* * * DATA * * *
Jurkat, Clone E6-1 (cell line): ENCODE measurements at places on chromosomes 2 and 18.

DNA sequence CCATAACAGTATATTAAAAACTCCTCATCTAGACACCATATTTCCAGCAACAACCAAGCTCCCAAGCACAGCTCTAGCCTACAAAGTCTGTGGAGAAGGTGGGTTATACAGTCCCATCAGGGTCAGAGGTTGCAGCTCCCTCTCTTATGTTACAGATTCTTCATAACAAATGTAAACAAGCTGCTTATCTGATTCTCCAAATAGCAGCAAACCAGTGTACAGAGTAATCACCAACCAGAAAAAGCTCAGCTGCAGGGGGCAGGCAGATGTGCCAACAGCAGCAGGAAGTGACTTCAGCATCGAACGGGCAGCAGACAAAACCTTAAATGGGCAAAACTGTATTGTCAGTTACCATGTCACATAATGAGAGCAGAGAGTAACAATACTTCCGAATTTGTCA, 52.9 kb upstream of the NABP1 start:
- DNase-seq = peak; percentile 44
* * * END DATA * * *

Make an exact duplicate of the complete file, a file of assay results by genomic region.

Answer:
Jurkat, Clone E6-1 (cell line): ENCODE measurements at places on chromosomes 2 and 18.

DNA sequence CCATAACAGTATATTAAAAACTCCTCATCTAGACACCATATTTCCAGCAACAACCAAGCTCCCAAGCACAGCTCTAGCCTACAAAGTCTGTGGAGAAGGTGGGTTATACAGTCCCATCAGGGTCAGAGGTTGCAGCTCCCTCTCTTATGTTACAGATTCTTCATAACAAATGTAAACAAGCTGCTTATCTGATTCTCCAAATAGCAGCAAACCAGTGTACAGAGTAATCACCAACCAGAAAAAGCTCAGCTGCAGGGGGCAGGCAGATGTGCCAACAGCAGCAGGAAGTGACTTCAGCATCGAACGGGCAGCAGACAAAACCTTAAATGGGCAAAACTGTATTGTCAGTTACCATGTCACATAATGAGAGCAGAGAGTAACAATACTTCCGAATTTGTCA, 52.9 kb upstream of the NABP1 start:
- DNase-seq = peak; percentile 44